The "teapot tape" should be released and is in no way comparable to the News of the World scandal, says the British lawyer representing phone-hacking victims including the parents of murdered schoolgirl Milly Dowler.
Barrister Mark Lewis said Prime Minister John Key's comparison of the "teapot tape" to the UK newspaper phone-hacking scandal was a "cheap shot".
"The News of the World were really using what is lazy journalism - they were hacking people's phones to get cheap stories," Mr Lewis told 3 News.
"There was no ethics or morality in what they were doing, they were looking at people's effectively private lives."
It was wrong, he said, to compare that behaviour and the recording of the Prime Minister's conversation with Act candidate John Banks.
The freelance cameraman who taped the conversation and gave it to the Herald on Sunday says it was recorded by accident.
Mr Key says he does not believe this and has complained to the police. No one has published the conversation.
Mr Lewis said he believed it was in the public interest for the transcript of the tape to be released.
"There is a difference between the News of the World hacking into someone's phone to find out private information and seemingly - whether accidentally or on purpose - effectively a journalist investigating some kind of political statement.
"But if it's particularly a political statement which affects the future government or the ways to achieve future government in a country, then that's something in the public interest and it sounds like it should be reported without the unfavourable comparison to what was clearly a criminal act."
A spokeswoman for Mr Key said he stood by his statements and that "there is no place in this country for News of the World-type secret taping tactics, targeting any New Zealander".
Milly Dowler, 13, was abducted on her way home from school in Walton-on-Thames, Surrey, on March 21, 2002, and subsequently murdered.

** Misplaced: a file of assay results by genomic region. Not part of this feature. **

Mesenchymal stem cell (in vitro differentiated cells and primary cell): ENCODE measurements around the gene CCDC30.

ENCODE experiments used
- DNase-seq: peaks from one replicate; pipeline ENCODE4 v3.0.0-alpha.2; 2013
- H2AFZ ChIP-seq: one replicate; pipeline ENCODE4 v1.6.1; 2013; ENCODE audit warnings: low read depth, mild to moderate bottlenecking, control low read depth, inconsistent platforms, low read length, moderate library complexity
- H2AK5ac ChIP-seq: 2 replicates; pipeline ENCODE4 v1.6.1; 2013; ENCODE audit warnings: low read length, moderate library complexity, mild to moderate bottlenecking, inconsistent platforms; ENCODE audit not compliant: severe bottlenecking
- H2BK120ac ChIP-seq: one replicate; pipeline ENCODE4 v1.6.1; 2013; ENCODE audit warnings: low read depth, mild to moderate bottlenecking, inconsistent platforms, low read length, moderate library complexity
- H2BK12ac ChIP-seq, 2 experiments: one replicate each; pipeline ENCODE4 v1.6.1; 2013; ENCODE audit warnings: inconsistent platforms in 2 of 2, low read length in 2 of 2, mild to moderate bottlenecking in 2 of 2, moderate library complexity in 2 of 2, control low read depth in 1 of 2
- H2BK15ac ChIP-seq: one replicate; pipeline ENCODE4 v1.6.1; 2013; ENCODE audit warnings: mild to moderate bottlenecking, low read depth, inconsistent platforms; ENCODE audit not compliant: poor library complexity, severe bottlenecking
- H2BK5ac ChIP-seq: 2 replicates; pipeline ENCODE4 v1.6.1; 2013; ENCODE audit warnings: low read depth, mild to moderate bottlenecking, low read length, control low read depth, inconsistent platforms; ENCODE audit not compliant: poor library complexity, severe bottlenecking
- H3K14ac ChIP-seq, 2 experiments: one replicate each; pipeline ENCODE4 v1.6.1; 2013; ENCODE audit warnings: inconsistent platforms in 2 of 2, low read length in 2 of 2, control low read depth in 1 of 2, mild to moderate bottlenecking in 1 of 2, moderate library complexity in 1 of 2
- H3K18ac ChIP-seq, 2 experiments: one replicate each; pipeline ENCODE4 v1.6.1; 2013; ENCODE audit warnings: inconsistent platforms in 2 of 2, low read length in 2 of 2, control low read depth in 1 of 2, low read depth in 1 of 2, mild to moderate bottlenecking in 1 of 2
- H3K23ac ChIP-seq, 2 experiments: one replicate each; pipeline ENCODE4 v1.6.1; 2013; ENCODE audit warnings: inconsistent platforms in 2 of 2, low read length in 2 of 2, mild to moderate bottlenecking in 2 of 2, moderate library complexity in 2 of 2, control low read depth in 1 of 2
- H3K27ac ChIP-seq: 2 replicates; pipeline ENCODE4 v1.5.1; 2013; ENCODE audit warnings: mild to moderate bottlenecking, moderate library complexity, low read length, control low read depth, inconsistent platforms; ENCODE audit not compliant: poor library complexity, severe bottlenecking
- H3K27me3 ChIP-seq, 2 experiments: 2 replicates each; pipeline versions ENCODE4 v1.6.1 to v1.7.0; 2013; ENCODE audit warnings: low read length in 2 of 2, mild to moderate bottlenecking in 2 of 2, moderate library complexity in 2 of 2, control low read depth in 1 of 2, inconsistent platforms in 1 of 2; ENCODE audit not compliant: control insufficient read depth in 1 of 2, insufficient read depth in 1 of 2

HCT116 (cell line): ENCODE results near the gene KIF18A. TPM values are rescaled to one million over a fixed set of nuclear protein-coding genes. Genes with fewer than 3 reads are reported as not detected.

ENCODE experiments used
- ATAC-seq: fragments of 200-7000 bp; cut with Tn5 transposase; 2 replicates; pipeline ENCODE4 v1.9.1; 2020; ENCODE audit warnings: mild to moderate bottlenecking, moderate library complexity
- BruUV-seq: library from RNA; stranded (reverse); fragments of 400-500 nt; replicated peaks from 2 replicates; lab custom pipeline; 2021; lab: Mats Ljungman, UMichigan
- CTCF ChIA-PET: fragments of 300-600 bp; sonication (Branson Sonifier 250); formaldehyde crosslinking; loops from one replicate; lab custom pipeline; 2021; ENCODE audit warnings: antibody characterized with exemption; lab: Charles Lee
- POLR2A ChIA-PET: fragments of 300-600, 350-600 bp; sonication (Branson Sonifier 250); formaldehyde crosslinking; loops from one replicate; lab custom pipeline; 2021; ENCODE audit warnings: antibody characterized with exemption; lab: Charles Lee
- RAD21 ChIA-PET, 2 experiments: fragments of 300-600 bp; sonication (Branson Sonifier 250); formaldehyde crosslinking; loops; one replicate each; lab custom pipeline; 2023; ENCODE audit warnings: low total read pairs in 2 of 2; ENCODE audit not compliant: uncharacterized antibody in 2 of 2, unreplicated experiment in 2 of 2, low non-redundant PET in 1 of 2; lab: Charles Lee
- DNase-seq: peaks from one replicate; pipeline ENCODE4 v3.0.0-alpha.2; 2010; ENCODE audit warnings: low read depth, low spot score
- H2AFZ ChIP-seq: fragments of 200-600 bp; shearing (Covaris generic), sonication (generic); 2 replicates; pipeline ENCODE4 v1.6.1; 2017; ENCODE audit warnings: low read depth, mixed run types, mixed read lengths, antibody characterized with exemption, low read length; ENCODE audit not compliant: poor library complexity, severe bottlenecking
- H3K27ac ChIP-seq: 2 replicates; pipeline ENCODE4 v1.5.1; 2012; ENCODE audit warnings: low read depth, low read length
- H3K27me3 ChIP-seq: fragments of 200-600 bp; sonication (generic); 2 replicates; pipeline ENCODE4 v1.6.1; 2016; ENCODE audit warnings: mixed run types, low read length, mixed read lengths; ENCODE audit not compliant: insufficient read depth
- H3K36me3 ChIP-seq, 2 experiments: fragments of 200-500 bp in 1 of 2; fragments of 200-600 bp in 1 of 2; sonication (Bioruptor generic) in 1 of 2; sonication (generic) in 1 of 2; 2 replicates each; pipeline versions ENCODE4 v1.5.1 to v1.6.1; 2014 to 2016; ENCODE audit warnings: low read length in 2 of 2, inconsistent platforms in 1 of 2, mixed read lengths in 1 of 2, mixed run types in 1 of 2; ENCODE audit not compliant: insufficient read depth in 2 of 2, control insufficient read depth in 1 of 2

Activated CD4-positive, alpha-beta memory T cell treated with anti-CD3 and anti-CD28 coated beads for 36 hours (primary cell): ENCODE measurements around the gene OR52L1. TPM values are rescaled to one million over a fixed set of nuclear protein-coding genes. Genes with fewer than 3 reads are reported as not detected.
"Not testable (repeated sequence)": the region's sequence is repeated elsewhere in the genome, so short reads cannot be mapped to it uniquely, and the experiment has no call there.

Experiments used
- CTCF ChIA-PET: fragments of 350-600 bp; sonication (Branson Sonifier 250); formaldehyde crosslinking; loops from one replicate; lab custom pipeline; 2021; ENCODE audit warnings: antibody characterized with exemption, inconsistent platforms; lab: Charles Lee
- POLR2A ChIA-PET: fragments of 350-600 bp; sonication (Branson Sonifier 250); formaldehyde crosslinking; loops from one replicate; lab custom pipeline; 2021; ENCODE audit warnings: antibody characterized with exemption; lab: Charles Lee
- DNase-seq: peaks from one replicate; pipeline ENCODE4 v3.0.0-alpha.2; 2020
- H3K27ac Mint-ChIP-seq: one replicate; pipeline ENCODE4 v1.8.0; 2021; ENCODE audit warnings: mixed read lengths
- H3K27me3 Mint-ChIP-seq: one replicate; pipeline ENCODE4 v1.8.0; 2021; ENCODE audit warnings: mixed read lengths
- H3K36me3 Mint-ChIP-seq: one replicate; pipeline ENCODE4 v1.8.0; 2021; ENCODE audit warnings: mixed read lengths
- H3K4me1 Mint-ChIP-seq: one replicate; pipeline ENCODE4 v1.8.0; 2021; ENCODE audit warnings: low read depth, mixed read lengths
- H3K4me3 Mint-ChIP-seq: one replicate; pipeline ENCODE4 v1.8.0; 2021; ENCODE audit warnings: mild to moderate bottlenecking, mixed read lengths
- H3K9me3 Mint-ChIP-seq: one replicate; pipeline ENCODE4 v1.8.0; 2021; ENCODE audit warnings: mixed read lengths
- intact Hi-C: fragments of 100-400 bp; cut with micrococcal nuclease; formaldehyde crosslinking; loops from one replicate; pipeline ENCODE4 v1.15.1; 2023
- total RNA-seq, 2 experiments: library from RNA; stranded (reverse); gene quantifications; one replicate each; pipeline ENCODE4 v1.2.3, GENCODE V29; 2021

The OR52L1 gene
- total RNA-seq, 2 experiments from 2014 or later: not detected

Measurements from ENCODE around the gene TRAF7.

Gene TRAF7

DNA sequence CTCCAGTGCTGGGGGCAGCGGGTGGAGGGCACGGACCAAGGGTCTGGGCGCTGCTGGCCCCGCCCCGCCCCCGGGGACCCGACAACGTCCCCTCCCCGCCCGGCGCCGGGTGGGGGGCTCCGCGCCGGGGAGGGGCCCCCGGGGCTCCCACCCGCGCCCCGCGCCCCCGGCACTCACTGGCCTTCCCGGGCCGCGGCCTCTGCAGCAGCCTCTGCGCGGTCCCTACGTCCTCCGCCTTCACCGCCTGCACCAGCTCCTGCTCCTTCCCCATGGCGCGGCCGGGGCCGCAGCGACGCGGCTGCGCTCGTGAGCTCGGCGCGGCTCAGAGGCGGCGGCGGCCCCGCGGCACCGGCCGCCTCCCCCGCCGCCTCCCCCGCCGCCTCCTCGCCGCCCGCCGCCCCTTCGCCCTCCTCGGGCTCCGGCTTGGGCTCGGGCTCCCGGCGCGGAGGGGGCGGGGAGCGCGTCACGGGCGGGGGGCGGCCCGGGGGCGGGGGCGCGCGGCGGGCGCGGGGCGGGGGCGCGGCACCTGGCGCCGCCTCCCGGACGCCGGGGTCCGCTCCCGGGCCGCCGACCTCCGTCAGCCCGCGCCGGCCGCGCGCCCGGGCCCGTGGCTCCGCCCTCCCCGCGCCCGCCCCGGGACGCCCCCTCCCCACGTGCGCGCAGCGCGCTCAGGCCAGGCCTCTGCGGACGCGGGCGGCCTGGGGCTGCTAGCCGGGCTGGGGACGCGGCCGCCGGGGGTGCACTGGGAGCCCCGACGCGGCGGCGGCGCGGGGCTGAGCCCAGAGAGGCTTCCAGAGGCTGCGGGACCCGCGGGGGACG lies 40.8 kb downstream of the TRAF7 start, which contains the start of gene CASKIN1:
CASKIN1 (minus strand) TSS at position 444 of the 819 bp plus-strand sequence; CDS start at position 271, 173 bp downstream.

Her remains were found months later, and former nightclub bouncer Levi Bellfield was found guilty in June this year of her murder.
This year it was revealed that the News of the World hacked into Milly's phone at a time when her family hoped she might still be alive.
The newspaper deleted messages on her phone to free space, giving the family false hope that Milly was alive.
News Corp boss Rupert Murdoch closed the 168-year-old paper in July because of the public outrage and flew to Britain to apologise to the Dowler family in person.
It has been reported that News Corp is trying to negotiate a settlement with the Dowlers and has offered them £2 million (NZ$3.9 million).
Mr Lewis said there was a difference between taping the PM speaking about something which could be deemed "very crucial politically" and recording him talking about personal matters, like his health or his family.
"If it's to do with how the country is governed then that's good journalism," he told 3 News. "The public choose their politicians ... they really ought to know wherever they are in the world."
Mr Lewis was himself a target of the News of the World after he represented another hacking victim.
The real comparison, he said, was to former British Prime Minister Gordon Brown's gaffe when a microphone he was wearing picked up his comments that Labour supporter Gillian Duffy was a "bigoted woman".
"Politicians need to be careful about TV cameras and microphones. They should watch out that things aren't recording."
Earlier yesterday, Mr Key said his police complaint was based on principle.
"What happens when it moves to other high profile New Zealanders having a conversation with their wives about personal issues?
"What happens if a couple of high profile New Zealanders have a conversation about their son or their daughter being suicidal - a Sunday paper reports that and that child takes their own life. We're at the start of a slippery slope here and I for one am going to stand up and ask the police to investigate it."